253 
Think of the \isa{d} as standing for \textbf{destruction} (or \textbf{direct}, if


254 
you prefer). Applying the


255 
second conjunction rule using \isa{drule} replaces the assumption


256 
\isa{P\ \isasymand\ Q} by \isa{Q}.


257 
\begin{isabelle}


258 
\ 1.\ Q\ \isasymLongrightarrow\ Q\isanewline


259 
\ 2.\ P\ \isasymand\ Q\ \isasymLongrightarrow\ P


260 
\end{isabelle}


261 
The resulting subgoal can be proved by applying \isa{assumption}.


262 
The other subgoal is similarly proved, using the \isa{conjunct1} rule and the


263 
\isa{assumption} method.


264 


265 
Choosing among the methods \isa{rule}, \isa{erule} and \isa{drule} is up to


266 
you. Isabelle does not attempt to work out whether a rule


267 
is an introduction rule or an elimination rule. The


268 
method determines how the rule will be interpreted. Many rules


269 
can be used in more than one way. For example, \isa{disj_swap} can


270 
be applied to assumptions as well as to goals; it replaces any


271 
assumption of the form


272 
$P\disj Q$ by a one of the form $Q\disj P$.


273 


274 
Destruction rules are simpler in form than indirect rules such as \isa{disjE},


275 
but they can be inconvenient. Each of the conjunction rules discards half


276 
of the formula, when usually we want to take both parts of the conjunction as new


277 
assumptions. The easiest way to do so is by using an


278 
alternative conjunction elimination rule that resembles \isa{disjE}. It is seldom,


279 
if ever, seen in logic books. In Isabelle syntax it looks like this:


280 
\begin{isabelle}


281 
\isasymlbrakk?P\ \isasymand\ ?Q;\ \isasymlbrakk?P;\ ?Q\isasymrbrakk\ \isasymLongrightarrow\ ?R\isasymrbrakk\ \isasymLongrightarrow\ ?R\rulename{conjE}


282 
\end{isabelle}


283 


284 
\begin{exercise}


285 
Use the rule {\isa{conjE}} to shorten the proof above.


286 
\end{exercise}


287 


288 


289 
\section{Implication}


290 


291 
At the start of this chapter, we saw the rule \textit{modus ponens}. It is, in fact,


292 
a destruction rule. The matching introduction rule looks like this


293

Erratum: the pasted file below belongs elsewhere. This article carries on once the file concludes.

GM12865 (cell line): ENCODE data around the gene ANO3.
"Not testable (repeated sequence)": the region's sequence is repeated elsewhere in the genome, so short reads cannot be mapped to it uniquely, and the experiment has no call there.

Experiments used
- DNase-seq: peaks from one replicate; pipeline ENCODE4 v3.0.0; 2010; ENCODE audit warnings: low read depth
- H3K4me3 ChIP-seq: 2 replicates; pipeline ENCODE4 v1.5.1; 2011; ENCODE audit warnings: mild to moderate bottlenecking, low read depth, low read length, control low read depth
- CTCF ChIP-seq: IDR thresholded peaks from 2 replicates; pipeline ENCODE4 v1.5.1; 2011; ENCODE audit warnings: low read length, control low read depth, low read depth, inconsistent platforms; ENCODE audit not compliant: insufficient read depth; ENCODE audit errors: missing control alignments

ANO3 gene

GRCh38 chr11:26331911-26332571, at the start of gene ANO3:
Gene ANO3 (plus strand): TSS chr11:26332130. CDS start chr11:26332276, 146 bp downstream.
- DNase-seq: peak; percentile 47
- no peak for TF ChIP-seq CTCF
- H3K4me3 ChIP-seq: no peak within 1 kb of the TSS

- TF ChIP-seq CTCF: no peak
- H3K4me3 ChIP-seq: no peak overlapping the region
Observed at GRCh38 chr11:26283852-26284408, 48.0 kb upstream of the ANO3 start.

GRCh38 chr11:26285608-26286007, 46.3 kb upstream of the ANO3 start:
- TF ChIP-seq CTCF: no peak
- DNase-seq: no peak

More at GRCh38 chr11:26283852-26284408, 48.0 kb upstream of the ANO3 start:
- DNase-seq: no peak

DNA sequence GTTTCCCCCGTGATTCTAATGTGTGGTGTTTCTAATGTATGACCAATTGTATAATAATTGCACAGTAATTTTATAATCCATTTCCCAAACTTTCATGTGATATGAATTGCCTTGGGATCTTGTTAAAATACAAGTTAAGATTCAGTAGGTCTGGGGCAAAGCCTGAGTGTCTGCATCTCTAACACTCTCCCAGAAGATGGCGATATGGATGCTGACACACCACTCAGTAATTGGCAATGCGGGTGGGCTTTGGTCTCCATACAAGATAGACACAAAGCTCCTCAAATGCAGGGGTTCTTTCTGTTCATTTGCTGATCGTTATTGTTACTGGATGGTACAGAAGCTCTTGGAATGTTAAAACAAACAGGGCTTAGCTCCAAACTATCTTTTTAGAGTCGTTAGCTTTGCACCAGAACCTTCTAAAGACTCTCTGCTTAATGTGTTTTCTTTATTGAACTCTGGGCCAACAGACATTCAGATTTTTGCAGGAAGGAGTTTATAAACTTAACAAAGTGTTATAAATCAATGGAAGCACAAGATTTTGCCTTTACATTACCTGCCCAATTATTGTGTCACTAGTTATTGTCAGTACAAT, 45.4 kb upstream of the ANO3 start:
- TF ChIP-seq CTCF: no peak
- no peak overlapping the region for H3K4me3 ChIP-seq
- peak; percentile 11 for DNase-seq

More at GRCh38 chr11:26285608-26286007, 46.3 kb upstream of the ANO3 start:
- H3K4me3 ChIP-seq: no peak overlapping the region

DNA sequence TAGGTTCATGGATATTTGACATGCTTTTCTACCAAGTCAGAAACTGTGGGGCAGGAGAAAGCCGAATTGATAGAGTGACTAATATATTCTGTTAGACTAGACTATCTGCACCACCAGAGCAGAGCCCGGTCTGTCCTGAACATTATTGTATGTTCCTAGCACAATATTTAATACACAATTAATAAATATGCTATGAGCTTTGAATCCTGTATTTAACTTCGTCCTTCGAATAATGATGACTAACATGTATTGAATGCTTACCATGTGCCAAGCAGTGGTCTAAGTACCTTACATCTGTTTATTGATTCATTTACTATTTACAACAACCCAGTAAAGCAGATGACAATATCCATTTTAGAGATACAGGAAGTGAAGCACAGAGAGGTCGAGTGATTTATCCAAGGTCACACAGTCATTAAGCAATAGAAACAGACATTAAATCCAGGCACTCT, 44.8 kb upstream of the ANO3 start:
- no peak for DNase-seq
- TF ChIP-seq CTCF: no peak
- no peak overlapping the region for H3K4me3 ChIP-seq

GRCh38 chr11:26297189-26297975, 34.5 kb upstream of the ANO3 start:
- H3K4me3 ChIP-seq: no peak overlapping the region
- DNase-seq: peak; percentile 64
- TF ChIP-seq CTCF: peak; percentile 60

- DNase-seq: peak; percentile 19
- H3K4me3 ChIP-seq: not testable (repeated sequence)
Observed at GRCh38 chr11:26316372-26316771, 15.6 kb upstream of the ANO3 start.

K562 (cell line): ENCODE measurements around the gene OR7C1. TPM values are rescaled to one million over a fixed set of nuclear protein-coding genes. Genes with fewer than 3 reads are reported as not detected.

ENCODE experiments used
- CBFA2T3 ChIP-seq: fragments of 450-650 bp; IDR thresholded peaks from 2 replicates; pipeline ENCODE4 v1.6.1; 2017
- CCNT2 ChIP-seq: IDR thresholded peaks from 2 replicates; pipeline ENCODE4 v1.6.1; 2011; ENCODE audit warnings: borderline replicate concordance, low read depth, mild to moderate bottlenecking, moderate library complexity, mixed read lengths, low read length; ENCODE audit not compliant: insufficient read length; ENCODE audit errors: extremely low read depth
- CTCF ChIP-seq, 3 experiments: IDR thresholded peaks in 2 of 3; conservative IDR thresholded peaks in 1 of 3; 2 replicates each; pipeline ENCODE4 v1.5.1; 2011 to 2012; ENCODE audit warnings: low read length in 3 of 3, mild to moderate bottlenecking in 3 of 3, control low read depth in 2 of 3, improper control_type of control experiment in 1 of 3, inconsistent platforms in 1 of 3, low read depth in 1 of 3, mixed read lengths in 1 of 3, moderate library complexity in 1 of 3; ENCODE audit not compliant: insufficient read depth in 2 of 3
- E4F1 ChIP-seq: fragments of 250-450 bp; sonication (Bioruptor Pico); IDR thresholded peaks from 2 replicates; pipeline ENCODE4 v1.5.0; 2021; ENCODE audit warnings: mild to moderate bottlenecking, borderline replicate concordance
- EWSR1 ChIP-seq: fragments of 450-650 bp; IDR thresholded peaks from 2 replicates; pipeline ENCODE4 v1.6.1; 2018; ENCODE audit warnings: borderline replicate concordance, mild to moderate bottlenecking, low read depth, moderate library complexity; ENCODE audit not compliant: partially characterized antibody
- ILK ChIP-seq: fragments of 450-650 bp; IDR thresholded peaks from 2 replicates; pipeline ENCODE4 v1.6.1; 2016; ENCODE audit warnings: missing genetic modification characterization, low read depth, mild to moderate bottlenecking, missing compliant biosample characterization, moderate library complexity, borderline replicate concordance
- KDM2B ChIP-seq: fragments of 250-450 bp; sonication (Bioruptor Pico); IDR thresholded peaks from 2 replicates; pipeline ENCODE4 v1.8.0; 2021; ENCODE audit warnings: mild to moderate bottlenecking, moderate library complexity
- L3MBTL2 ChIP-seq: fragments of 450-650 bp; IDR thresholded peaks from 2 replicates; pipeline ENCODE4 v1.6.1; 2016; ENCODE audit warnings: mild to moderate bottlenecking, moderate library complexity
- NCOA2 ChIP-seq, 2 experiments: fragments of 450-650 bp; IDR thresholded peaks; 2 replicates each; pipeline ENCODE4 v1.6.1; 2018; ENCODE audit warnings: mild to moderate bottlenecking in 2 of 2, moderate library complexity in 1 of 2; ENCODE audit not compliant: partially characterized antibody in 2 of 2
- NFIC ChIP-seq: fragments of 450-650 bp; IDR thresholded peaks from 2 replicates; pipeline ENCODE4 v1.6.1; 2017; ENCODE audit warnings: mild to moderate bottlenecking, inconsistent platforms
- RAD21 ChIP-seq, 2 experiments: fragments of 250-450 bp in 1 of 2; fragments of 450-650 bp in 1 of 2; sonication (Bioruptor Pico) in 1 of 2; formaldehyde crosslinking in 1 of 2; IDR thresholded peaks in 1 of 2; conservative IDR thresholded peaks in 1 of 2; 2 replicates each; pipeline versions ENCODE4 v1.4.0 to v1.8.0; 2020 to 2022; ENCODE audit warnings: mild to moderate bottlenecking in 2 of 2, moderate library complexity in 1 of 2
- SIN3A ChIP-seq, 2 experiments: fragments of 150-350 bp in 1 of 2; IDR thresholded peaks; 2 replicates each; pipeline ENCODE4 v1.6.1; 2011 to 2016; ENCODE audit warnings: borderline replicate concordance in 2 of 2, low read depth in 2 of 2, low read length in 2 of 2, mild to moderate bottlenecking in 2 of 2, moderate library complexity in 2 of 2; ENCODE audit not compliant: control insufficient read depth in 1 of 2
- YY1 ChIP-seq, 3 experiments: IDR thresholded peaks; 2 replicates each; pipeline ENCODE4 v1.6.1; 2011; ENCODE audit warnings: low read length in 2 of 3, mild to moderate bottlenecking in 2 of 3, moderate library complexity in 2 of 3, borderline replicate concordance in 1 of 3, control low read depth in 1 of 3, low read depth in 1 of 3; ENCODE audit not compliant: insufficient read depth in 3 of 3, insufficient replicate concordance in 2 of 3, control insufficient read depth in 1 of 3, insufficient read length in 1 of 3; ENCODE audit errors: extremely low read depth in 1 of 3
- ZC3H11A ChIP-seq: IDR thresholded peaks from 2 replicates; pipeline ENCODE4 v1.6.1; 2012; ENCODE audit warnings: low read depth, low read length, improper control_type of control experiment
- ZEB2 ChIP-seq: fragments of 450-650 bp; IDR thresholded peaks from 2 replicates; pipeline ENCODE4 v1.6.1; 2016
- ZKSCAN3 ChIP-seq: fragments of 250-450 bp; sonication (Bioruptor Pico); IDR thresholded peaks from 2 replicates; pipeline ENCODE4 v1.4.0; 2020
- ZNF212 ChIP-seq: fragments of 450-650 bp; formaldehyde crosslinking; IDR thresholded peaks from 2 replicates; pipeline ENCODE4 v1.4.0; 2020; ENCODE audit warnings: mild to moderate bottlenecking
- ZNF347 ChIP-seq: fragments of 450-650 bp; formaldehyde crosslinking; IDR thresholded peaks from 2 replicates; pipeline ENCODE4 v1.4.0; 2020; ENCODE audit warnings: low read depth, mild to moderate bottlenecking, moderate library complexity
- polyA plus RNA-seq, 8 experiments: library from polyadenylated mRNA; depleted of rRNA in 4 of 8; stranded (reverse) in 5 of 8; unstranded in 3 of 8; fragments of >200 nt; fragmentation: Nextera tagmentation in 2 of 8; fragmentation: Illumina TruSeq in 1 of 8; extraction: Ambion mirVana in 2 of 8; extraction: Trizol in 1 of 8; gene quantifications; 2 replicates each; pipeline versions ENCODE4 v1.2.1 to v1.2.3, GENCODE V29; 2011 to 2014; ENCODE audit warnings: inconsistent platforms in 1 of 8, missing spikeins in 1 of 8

in Isabelle:


294 
\begin{isabelle}


295 
(?P\ \isasymLongrightarrow\ ?Q)\ \isasymLongrightarrow\ ?P\


296 
\isasymlongrightarrow\ ?Q\rulename{impI}


297 
\end{isabelle}


298 
And this is \textit{modus ponens}:


299 
\begin{isabelle}


300 
\isasymlbrakk?P\ \isasymlongrightarrow\ ?Q;\ ?P\isasymrbrakk\


301 
\isasymLongrightarrow\ ?Q


302 
\rulename{mp}


303 
\end{isabelle}


304 


305 
Here is a proof using the rules for implication. This


306 
lemma performs a sort of uncurrying, replacing the two antecedents


307 
of a nested implication by a conjunction.


308 
\begin{isabelle}


309 
\isacommand{lemma}\ imp_uncurry:\


310 
{"}P\ \isasymlongrightarrow\ (Q\


311 
\isasymlongrightarrow\ R)\ \isasymLongrightarrow\ P\


312 
\isasymand\ Q\ \isasymlongrightarrow\


313 
R"\isanewline


314 
\isacommand{apply}\ (rule\ impI)\isanewline


315 
\isacommand{apply}\ (erule\ conjE)\isanewline


316 
\isacommand{apply}\ (drule\ mp)\isanewline


317 
\ \isacommand{apply}\ assumption\isanewline


318 
\isacommand{apply}\ (drule\ mp)\isanewline


319 
\ \ \isacommand{apply}\ assumption\isanewline


320 
\ \isacommand{apply}\ assumption


321 
\end{isabelle}


322 
First, we state the lemma and apply implication introduction (\isa{rule impI}),


323 
which moves the conjunction to the assumptions.


324 
\begin{isabelle}


325 
%P\ \isasymlongrightarrow\ Q\ \isasymlongrightarrow\ R\ \isasymLongrightarrow\ P\


326 
%\isasymand\ Q\ \isasymlongrightarrow\ R\isanewline


327 
\ 1.\ {\isasymlbrakk}P\ \isasymlongrightarrow\ Q\ \isasymlongrightarrow\ R;\ P\ \isasymand\ Q\isasymrbrakk\ \isasymLongrightarrow\ R


328 
\end{isabelle}


329 
Next, we apply conjunction elimination (\isa{erule conjE}), which splits this


330 
conjunction into two parts.


331 
\begin{isabelle}


332 
\ 1.\ {\isasymlbrakk}P\ \isasymlongrightarrow\ Q\ \isasymlongrightarrow\ R;\ P;\


333 
Q\isasymrbrakk\ \isasymLongrightarrow\ R


334 
\end{isabelle}


335 
Now, we work on the assumption \isa{P\ \isasymlongrightarrow\ (Q\


336 
\isasymlongrightarrow\ R)}, where the parentheses have been inserted for


337 
clarity. The nested implication requires two applications of


338 
\textit{modus ponens}: \isa{drule mp}. The first use yields the


339 
implication \isa{Q\


340 
\isasymlongrightarrow\ R}, but first we must prove the extra subgoal